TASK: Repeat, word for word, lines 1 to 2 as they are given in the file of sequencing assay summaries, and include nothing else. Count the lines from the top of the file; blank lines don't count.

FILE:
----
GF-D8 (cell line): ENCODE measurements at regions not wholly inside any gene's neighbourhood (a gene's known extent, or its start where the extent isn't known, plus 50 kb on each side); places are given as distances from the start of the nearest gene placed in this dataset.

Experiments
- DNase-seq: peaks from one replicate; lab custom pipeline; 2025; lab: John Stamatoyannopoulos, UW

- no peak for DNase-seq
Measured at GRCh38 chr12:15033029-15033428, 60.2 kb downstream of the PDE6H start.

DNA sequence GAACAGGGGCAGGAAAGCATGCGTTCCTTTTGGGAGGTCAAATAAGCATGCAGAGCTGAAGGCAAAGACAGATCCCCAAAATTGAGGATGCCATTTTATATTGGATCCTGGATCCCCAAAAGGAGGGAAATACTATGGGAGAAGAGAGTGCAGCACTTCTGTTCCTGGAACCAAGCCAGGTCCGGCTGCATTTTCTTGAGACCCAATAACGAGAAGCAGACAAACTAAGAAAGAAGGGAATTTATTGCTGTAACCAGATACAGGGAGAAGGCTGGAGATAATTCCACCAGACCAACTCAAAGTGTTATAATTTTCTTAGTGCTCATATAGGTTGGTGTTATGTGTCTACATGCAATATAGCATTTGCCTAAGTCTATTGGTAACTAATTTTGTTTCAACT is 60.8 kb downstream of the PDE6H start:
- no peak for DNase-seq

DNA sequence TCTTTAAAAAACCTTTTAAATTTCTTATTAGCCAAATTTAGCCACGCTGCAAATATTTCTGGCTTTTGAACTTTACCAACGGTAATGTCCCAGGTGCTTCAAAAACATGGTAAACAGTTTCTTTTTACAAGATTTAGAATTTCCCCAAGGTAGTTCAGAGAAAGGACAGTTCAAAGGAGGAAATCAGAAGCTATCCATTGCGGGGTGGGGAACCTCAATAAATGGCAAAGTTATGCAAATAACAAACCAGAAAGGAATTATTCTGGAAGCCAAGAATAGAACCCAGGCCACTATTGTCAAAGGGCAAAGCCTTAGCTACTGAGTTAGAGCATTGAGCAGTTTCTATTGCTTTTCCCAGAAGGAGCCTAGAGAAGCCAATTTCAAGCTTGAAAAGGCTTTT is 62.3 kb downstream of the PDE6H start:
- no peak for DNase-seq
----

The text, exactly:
GF-D8 (cell line): ENCODE measurements at regions not wholly inside any gene's neighbourhood (a gene's known extent, or its start where the extent isn't known, plus 50 kb on each side); places are given as distances from the start of the nearest gene placed in this dataset.

Experiments